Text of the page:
The etiology of ARMD is multifactorial and involves an interplay of genetic, environmental, metabolic, and functional factors, including aging, family history, smoking, high blood pressure, obesity, hypercholesterolemia, and arteriosclerosis.4,8 The deterioration of the macula results in the loss of central vision only; peripheral vision remains intact.5 Central vision is needed for identifying letters, numbers, facial features, border surfaces, angles, and colors; reading; driving; watching television; and many other activities requiring “high-definition” vision.5,10 Since peripheral vision is not affected, patients with ARMD typically do not require canes or guide dogs.

Although numerous risk factors for ARMD have been identified, their association is variable, and the evidence for some of them is poor. As new and relatively effective treatments become available, the early identification of patients with risk factors becomes even more important. Risk factors associated with ARMD include old age, smoking, family history, female gender, obesity, sun exposure, atherosclerosis, hypertension, diabetes, polypharmacy, alcohol, ethnicity, hypothyroidism, and C-reactive protein.2,5,8,11-22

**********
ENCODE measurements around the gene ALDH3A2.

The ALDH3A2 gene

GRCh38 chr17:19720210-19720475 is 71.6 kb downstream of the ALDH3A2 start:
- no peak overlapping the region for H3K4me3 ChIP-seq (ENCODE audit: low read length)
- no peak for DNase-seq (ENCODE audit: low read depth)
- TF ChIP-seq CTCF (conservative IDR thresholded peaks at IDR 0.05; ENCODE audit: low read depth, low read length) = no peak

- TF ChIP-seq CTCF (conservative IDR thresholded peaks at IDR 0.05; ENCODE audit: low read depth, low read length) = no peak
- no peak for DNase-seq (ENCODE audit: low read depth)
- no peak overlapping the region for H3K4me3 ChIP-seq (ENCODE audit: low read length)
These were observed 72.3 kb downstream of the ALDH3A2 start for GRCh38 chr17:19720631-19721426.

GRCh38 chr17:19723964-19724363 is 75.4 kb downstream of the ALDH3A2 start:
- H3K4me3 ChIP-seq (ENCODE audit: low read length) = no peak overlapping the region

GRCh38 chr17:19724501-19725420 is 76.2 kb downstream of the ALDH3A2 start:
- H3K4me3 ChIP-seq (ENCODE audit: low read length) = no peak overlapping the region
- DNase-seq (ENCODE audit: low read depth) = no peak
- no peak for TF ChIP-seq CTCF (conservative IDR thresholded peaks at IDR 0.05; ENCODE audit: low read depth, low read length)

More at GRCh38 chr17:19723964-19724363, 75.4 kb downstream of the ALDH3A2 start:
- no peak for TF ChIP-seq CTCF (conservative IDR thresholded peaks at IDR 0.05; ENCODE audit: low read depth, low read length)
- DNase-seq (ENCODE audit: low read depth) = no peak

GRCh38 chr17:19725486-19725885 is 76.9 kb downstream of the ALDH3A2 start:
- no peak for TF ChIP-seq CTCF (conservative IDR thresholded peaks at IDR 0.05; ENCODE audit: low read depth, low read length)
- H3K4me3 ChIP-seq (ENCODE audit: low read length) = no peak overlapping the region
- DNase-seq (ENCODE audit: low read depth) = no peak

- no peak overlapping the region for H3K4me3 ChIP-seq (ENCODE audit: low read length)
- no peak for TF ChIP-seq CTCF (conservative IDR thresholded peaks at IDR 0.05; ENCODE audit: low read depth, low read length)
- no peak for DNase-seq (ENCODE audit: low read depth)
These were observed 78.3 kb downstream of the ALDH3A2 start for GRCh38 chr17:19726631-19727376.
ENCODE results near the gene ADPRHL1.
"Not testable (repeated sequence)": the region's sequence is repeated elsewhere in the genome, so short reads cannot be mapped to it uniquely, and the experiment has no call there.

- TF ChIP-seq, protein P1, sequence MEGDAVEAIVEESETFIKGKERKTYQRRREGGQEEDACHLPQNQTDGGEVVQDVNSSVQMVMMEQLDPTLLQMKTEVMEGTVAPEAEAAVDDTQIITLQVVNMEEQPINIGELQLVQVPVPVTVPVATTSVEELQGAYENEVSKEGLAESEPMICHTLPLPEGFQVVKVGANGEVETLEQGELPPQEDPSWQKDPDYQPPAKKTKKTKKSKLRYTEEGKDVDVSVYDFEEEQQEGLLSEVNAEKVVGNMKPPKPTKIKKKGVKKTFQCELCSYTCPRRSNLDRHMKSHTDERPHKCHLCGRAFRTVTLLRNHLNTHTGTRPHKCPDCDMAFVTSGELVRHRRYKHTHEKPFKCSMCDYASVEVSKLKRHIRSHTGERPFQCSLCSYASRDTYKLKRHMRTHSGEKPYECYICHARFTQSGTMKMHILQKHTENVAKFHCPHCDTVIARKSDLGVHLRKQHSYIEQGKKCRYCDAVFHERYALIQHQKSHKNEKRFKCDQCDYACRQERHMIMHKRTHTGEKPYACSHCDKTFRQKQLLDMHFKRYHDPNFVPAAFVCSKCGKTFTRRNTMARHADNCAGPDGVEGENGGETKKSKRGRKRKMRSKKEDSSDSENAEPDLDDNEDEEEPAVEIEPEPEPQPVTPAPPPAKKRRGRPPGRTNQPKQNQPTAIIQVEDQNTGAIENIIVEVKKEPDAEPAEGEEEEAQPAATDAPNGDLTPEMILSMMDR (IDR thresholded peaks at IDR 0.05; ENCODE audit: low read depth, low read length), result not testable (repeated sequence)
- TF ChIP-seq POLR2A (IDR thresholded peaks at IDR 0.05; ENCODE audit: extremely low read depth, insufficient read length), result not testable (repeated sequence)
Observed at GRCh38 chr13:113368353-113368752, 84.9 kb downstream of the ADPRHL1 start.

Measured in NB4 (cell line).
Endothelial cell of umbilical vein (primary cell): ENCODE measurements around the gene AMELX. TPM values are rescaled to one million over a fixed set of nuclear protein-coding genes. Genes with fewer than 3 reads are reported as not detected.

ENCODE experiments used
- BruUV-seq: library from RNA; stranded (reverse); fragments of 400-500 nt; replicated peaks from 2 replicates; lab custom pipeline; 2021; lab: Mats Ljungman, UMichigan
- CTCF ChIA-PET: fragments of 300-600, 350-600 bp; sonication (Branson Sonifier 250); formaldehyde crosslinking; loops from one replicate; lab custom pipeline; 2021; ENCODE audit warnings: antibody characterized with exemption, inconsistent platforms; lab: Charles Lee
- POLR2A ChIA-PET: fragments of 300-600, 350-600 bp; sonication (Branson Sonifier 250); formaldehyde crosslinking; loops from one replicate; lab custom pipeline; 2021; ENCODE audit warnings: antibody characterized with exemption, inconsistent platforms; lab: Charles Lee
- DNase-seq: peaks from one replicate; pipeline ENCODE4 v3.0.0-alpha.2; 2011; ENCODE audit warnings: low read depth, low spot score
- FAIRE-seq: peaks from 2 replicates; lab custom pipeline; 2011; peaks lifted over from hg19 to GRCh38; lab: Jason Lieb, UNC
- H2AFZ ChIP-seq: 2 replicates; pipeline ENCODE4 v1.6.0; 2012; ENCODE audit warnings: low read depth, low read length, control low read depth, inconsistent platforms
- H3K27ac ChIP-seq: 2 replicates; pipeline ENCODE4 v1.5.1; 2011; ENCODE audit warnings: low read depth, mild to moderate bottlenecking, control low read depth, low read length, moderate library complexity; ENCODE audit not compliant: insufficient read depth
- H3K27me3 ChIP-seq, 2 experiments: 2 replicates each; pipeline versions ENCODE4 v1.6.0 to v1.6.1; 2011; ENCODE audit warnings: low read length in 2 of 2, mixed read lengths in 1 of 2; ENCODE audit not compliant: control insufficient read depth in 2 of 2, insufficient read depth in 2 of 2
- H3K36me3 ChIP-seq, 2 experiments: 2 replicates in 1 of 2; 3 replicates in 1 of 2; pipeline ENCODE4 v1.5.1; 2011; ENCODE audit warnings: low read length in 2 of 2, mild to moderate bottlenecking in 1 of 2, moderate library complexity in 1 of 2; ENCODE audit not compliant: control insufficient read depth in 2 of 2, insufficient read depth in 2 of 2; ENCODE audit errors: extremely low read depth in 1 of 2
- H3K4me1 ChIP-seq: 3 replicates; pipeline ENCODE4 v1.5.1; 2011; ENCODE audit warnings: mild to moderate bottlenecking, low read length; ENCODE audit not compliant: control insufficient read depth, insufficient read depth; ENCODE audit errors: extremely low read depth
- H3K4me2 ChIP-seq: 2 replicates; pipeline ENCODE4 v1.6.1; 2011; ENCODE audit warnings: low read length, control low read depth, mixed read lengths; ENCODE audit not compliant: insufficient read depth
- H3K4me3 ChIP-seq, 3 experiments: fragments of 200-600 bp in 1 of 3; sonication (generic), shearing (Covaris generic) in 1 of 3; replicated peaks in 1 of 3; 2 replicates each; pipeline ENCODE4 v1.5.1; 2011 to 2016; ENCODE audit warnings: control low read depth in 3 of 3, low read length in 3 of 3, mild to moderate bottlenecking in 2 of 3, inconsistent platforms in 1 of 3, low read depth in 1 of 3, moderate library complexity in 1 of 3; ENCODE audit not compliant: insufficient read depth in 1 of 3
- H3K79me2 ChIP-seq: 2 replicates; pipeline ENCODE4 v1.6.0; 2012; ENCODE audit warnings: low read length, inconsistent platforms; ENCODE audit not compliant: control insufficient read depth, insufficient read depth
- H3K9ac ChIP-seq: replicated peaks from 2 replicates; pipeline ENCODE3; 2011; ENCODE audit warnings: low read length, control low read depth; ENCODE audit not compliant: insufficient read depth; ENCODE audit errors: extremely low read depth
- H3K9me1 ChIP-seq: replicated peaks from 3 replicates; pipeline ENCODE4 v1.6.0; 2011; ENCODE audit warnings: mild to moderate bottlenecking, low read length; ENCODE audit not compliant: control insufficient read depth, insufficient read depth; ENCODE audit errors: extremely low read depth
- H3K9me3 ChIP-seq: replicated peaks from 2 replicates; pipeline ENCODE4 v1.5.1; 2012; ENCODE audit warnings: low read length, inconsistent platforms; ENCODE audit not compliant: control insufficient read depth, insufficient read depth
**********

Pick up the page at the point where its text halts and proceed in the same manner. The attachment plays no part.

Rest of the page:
Drusen are focal deposits of extracellular debris that typically form between the basal lamina of the RPE and the inner collagenous layer of Bruch’s membrane. They are generally round and yellowish in color. These lesions, which are considered the hallmark of ARMD and are characteristic of the aging eye and age-related maculopathy, can be detected through various assays.23

Drusen are classified as hard or soft, depending upon their borders and the level of risk they confer on progression of ARMD.9 Soft drusen are more commonly found in the macula and pose a higher risk of ARMD development.9,23 They are slightly larger than hard drusen and do not have well-defined margins.7 Hard drusen tend to be smaller and well defined. The distinct features of the druse may give an indication of the stage of ARMD.23 Furthermore, the content of drusen is important in understanding the formation process of the lesions that are specific to ARMD. Drusen are known to contain lipids, carbohydrates, zinc, and at least 129 different proteins, including extracellular matrix.23 The molecules trapped in drusen have varying roles, including the processing of extracellular enzymes, the stigmata of formative processes (e.g., extrusion or secretion of cellular materials), and cellular invasion.23